Top Republican urges regulators to back off

A top Republican is urging the Obama administration to halt implementation of controversial regulations, including the Labor Department’s overtime rule.

In letters to the Labor Department, Environmental Protection Agency (EPA) and Food and Drug Administration (FDA), Sen. Ron JohnsonRonald (Ron) Harold JohnsonDemocratic senator warns O'Rourke AR-15 pledge could haunt party for years Conservatives offer stark warning to Trump, GOP on background checks Hillicon Valley: Google to promote original reporting | Senators demand answers from Amazon on worker treatment | Lawmakers weigh response to ransomware attacks MORE (R-Wis.) said there is no point to enforcing rules that Trump plans to overturn with the help of Congress.

Johnson’s letters single out of the Labor Department’s overtime and fiduciary rules; the EPA’s clean power plan and waters of the United States standard; and the FDA’s electronic cigarettes rules.

“Given the substantial likelihood that this burdensome regulation will be undone, I urge the Labor Department to cease implementation of the regulation immediately to spare small businesses and industry the unnecessary and avoidable compliance costs that they currently face,” Johnson wrote to Labor Secretary Tom Perez. 

President-elect Donald TrumpDonald John TrumpBusiness, ballots and battling opioids: Why the Universal Postal Union benefits the US Sanders supporters cry foul over Working Families endorsement of Warren California poll: Biden, Sanders lead Democratic field; Harris takes fifth MORE has signaled his intent to roll back a number of rules from the Obama administration. Some of the executive orders he can overturn unilaterally, but he will need help from Congress in other cases.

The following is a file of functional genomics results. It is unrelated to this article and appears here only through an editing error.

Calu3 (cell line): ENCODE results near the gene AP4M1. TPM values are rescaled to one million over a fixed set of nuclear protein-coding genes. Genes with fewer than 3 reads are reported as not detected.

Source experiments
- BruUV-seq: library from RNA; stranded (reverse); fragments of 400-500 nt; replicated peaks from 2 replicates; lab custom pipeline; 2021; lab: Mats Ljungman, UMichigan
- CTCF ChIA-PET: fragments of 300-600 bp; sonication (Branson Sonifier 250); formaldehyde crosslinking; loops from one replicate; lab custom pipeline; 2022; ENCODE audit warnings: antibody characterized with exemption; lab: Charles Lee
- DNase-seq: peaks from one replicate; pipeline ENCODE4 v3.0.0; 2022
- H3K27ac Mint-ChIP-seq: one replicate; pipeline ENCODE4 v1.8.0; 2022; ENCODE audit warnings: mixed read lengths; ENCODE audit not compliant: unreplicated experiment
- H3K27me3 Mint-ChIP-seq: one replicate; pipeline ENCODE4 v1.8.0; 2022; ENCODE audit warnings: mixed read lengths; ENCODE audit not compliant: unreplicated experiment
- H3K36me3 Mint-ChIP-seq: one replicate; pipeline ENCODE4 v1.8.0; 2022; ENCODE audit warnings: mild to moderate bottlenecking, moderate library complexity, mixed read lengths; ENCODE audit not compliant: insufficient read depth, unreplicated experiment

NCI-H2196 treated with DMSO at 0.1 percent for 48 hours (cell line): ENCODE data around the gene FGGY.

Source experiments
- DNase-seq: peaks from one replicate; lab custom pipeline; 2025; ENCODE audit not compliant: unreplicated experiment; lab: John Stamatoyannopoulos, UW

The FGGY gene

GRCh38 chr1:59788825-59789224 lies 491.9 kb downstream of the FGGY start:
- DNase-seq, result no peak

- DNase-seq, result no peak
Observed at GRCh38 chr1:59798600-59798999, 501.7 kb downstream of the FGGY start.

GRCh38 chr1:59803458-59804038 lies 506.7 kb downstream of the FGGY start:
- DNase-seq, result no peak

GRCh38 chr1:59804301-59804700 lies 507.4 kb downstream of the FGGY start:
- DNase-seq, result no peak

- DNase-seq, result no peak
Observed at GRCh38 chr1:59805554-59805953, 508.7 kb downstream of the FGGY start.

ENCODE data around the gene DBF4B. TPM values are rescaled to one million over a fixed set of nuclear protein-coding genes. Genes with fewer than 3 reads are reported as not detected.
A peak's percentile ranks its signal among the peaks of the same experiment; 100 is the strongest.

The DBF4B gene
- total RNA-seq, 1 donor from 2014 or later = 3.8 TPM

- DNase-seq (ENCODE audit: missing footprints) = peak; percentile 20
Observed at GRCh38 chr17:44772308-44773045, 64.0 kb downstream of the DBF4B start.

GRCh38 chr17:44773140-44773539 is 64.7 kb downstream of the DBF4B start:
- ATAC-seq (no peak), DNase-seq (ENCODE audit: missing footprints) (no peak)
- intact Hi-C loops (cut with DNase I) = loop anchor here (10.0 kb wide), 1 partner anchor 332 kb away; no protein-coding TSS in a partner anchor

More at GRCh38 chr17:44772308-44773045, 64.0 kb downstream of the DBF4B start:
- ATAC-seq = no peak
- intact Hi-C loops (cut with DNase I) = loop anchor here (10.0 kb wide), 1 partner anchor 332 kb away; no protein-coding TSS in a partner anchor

The Congressional Review Act allows lawmakers to overturn new regulations they dislike with a simple majority vote in both chambers. Republicans may turn to this measure once Trump takes office, nullifying midnight rules that are pushed through at the end of the Obama administration.

Regulators should “acknowledge the reality of the situation,” said Johnson, the chairman of the Senate Homeland Security and Governmental Affairs Committee.

“On Nov. 8, the American people voiced their disapproval of a federal government run by regulation and executive fiat,” Johnson wrote.

“The incoming administration and the 115th Congress will likely re-examine and unwind burdensome regulations imposed by the Obama administration,” he added.

A federal judge last week temporarily blocked the overtime rule from going into effect on Dec. 1. It would require companies to pay time and a half to an additional 4 million employees when they work more than 40 hours in a week.

Under the fiduciary rule, financial advisers must provide investors with retirement advice that serves their best interest, but critics like Johnson suggest it will “reduce access to investment advice for many Americans.”

In the letter to the FDA, Johnson urged the agency to “spare the growing e-cigarette industry,” suggesting the new deeming rule could “eliminate an entire nascent industry.”

While Johnson warned against the “enormous costs” posed by regulations such as the Clean Power Plan and waters of the United States, in a letter to EPA administrator Gina McCarthyRegina (Gina) McCarthyOvernight Energy: Critics accuse Interior's top lawyer of misleading Congress | Boaty McBoatface makes key climate change discovery | Outrage over Trump's order to trim science advisory panels Trump's order to trim science advisory panels sparks outrage Overnight Energy: Trump order to trim science panels sparks outrage | Greens ask watchdog to investigate Interior's records policies | EPA to allow use of pesticide harmful to bees MORE.

“A number of rules finalized by the Environmental Protection Agency exemplify the type of regulatory overreach that Americans rejected,” Johnson wrote.